Although many studies have examined adaptive behavior in individuals with autism, only a few have examined the relationship between adaptive behavior scores and autism symptomatology (using various measures) with results suggesting that autism symptom severity is somewhat negatively correlated with adaptive behavior (De Bildt et al. 2005; Klin et al. 2007; Liss et al. 2001). However, correlations may vary across age and functioning level of the individuals. Recently, Klin et al. (2007) examined the relationship between social and communicative abilities (on the VABS) and social and communicative disabilities (on the ADOS) in two high functioning samples and found surprisingly small (sometimes nonsignificant) negative correlations. Little research has examined correlations between adaptive functioning and autism severity in preschool children within a range of cognitive levels. Stronger correlations might be expected in children with lower developmental levels.

Clearer understanding of the relationships between adaptive functioning and all of these other variables (age, cognitive level, and symptom severity) could allow for better predictions regarding future functioning and inform decisions about goals to target during intervention programs.

Research Questions

Based on the above literature, we set out to answer several research questions. Throughout our analyses, both VABS standard scores and age equivalents were examined. Although age equivalent scores have definite psychometric limitations (they do not have equivalent meaning at different ages, are not normally distributed, and so on; see Sattler 2001), we included them as they are often used clinically, especially with “lower functioning” children who may be at the floor of the test (or off the scale) on standard scores, and due to their ease of interpretation by parents and teachers. Although many studies only report standard scores, several of the key studies on the VABS have reported both (e.g., Carter et al. 1998; Klin et al. 2007).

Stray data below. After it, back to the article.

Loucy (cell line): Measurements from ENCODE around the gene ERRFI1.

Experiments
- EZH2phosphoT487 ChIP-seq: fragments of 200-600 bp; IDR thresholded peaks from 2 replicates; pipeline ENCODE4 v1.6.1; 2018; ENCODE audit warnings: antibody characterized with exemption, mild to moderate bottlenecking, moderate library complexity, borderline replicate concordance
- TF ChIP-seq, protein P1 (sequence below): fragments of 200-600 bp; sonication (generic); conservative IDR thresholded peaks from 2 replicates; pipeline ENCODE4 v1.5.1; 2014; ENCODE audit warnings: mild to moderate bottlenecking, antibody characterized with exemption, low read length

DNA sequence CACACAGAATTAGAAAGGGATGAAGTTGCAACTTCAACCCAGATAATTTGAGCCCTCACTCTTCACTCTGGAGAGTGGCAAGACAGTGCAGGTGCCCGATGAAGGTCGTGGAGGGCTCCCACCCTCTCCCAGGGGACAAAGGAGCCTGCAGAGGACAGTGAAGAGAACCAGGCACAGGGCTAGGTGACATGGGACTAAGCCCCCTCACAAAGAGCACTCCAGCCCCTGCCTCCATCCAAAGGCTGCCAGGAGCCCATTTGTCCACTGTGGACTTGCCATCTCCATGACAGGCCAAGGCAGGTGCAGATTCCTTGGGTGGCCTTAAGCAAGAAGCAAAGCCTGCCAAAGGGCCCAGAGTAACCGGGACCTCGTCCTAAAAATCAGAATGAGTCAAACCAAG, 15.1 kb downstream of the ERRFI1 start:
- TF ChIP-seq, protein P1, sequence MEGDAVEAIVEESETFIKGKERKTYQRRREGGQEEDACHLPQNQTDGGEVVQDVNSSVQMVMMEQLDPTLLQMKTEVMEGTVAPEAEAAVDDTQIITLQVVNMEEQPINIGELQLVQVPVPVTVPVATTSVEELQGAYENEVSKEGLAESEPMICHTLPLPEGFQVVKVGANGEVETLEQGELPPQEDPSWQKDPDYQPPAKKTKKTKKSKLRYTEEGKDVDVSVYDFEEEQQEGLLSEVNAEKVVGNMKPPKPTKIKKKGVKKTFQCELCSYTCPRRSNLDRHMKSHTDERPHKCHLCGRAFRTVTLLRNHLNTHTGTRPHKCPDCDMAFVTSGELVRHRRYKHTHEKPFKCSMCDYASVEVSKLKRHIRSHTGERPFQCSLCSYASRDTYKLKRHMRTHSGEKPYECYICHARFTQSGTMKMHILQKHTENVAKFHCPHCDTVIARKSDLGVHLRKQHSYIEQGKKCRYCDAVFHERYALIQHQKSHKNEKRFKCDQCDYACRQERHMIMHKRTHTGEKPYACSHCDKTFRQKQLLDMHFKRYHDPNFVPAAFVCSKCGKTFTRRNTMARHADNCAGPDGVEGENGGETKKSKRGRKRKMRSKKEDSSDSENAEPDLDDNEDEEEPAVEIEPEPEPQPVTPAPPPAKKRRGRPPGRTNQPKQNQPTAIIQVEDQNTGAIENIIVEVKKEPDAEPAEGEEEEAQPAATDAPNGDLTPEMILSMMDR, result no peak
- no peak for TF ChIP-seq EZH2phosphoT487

Research Question #1:

What is the relationship between cognitive and general adaptive levels in children with ASD and does this vary across levels of cognitive functioning?

We expected adaptive skill level to vary across different cognitive levels. Based on the literature, we hypothesized that adaptive scores would be lower than cognitive skills, for higher functioning children but, based on our clinical experience and some research, we anticipated the opposite pattern (higher adaptive than cognitive skills) in lower functioning groups.

Research Question #2:

Is there a characteristic “autism profile” on the VABS?

We expected to detect the previously described “autism profile” (highest scores in Motor Skills, followed by Daily Living Skills, Communication and then Socialization) for age equivalent scores but not standard scores.

Research Question #3:

Are VABS profiles unique to autism? Does the adaptive behavior of children with autism differ from (a) individually matched children with MR (without autism), and (b) individually matched children with PDD-NOS?

We hypothesized that young children with autism would have lower Socialization and Communication scores than children with MR, as social and communication deficits are closely related to diagnostic criteria for autism and deficits in these domains have been reported most consistently in previous studies. Similarly, we expected children with autism to have lower Socialization and Communication scores than children with PDD-NOS who, by definition, are likely to meet fewer DSM criteria and/or to be milder than children with Autistic Disorder.

Research Question #4:

How are VABS scores in young children with ASD related to age, cognitive skills, and autism severity?

We hypothesized that chronological age would be positive correlated with age equivalent scores and negatively correlated with standard scores. In addition, we expected cognitive level to be positively correlated with adaptive functioning in all domains. Furthermore, we predicted significant negative correlations between autism severity and adaptive functioning in all domains. In terms of the predictions, we expected autism severity to contribute unique variance (beyond developmental level) in adaptive functioning, especially in the Socialization domain, as social deficits are central to the conceptualization of autism.

Participants and Procedures